How a medieval philosophy don won her battle against Cambridge for failing to promote her

For the past 17 years Gill Evans has been a thorn in Cambridge University's side, making the lives of successive vice chancellors a misery and forcing the ancient university to change its ways. She has harried it through the courts, in the press and through the institution's democratic structures.

Now retired, having been made professor of medieval logic finally in 2002, she has made her peace with the place by writing a history of Cambridge to coincide with its 800th anniversary.

Called The University of Cambridge: A New History, it is a quick canter through the past eight centuries with an interesting first chapter on the university's recent history and it will be followed by a companion volume on the history of Oxford.

Professor Evans is showing the world that she is ultimately a scholar, if a disputatious one. She is also phenomenally energetic, in a single decade spewing forth books that must leave other academics open-mouthed – a string of books on Anselm of Canterbury, the archbishop on whom her PhD is based, and on medieval philosophy; three books on modern higher education politics; another book on Cambridge and a further book she co-wrote with Jaswinder Gill on student matters.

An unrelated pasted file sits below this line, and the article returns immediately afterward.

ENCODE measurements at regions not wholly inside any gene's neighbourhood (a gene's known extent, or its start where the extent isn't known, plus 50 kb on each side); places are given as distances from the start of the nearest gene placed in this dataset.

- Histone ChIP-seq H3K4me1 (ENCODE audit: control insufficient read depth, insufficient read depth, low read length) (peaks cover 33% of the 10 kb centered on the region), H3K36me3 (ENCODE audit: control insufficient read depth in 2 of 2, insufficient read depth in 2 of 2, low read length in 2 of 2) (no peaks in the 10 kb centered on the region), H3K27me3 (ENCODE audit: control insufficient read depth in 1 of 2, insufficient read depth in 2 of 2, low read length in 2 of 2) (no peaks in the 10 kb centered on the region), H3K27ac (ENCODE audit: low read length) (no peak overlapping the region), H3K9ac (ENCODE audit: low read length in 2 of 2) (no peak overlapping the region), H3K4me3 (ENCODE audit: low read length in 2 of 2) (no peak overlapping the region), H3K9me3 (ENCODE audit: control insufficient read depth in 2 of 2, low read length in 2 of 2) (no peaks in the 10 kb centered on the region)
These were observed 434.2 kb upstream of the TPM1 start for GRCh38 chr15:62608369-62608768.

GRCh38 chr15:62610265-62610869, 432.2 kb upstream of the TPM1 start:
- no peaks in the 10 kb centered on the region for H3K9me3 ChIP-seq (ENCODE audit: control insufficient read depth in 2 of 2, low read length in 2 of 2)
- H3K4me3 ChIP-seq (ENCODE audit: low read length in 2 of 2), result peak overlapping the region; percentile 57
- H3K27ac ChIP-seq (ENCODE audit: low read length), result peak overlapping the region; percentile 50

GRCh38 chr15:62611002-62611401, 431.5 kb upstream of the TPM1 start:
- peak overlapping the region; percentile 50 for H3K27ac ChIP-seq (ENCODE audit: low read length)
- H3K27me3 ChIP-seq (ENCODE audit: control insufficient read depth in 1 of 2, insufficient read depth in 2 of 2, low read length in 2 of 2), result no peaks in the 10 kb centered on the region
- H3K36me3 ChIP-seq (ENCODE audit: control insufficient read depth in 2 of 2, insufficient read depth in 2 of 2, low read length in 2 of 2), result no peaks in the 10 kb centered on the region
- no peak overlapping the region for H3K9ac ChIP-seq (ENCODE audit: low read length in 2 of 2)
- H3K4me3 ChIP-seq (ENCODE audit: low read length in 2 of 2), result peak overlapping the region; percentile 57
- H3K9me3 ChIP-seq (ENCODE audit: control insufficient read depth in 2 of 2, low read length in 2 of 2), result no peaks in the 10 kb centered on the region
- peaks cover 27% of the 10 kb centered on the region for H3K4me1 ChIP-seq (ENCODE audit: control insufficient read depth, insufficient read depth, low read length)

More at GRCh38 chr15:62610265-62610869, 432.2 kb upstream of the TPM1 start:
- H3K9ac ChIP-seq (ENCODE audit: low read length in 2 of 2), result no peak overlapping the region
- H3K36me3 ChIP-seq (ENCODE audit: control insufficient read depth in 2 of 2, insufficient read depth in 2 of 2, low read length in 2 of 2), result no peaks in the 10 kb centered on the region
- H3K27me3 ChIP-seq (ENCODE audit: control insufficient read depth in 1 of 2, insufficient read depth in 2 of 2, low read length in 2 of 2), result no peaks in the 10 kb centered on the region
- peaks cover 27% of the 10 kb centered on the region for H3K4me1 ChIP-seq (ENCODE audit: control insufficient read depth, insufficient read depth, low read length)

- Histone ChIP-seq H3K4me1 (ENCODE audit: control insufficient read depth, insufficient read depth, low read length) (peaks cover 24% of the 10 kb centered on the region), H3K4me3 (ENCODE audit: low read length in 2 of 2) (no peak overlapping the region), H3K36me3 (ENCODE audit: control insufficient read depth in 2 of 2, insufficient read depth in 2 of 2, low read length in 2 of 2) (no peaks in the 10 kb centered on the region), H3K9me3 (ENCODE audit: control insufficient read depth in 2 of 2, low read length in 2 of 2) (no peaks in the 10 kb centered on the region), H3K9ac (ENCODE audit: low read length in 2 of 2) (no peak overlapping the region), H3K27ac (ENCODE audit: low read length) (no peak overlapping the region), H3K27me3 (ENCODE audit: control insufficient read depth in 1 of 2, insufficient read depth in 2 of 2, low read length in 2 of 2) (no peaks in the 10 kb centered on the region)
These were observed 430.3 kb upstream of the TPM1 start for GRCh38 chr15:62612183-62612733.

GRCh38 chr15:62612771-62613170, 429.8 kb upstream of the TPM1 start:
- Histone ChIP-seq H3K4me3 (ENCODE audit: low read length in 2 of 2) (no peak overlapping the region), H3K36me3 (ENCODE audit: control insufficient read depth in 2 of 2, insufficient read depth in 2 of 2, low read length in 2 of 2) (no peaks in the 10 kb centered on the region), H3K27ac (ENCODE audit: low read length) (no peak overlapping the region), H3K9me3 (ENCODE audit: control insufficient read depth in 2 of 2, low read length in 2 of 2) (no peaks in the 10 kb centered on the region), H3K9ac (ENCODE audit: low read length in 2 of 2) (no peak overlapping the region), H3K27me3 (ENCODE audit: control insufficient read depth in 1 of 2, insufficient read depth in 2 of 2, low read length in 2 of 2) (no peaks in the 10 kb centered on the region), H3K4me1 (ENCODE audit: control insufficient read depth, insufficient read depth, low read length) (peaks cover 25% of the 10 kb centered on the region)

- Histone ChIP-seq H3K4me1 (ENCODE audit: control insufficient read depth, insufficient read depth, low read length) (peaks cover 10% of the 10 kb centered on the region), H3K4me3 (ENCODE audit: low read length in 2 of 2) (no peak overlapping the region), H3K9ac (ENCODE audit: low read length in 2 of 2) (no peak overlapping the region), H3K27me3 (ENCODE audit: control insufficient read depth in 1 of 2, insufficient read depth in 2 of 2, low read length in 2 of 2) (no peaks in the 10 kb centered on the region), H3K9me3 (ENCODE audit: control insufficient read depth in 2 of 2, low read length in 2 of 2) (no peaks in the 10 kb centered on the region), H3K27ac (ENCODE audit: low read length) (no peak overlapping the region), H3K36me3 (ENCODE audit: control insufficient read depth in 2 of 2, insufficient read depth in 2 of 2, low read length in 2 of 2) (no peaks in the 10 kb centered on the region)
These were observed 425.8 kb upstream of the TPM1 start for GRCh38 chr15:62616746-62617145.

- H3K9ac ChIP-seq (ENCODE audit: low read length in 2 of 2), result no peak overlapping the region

It is amazing to think that in that time she waged a battle with the university that included three High Court cases, an independent inquiry and several aborted trips to the employment tribunal. She also found time to be policy secretary of the Campaign for Academic Freedom and Academic Standards, handling dozens of cases of academics with grievances. And she even managed to fit in a spot of legal training, qualifying as a barrister to make herself a more effective litigant.

Her struggle with the university, which began when she wrote to the then vice chancellor complaining that she was overdue for promotion, at least to a readership, divided Cambridge's academics. Some saw her as a heroine, fighting a David and Goliath battle against a fusty male establishment; others claimed she had paralysed Cambridge's administration and drained the university's finances with her endless complaints. She sees herself as a worthy successor to the Roman Catholic dissident and medieval scholar Wycliffe who translated the Bible into English.

There were whisperings that she was on an ego trip, a thoroughly difficult customer and lacking in intellectual rigour. But Evans refused to back down even when she was rejected for promotion year after year. She continued to apply for a professorship and eventually took the university to court for judicial review, winning her first case that forced the university to adopt more transparent procedures but failing at the final hurdle when a judge deemed her Cambridge complaint to be a private rather than a public law matter.

The university was magnanimous in victory, giving her the much sought-after professorship and declining to insist that she foot the bill for their costs. Cambridge had paid for the best QCs in its legal battle with her and the bill was huge, a staggering £125,000. "I could have been bankrupted," says Evans. "I was very lucky."

Considering the length and ferocity of her struggle, Evans is surprisingly light-hearted about it now – and happy to relive the awful struggle, first at Sidney Sussex College where the mainly male dons took against her ("I learnt that CP Snow did not exaggerate," she says), and then with the university when it failed to award her a readership.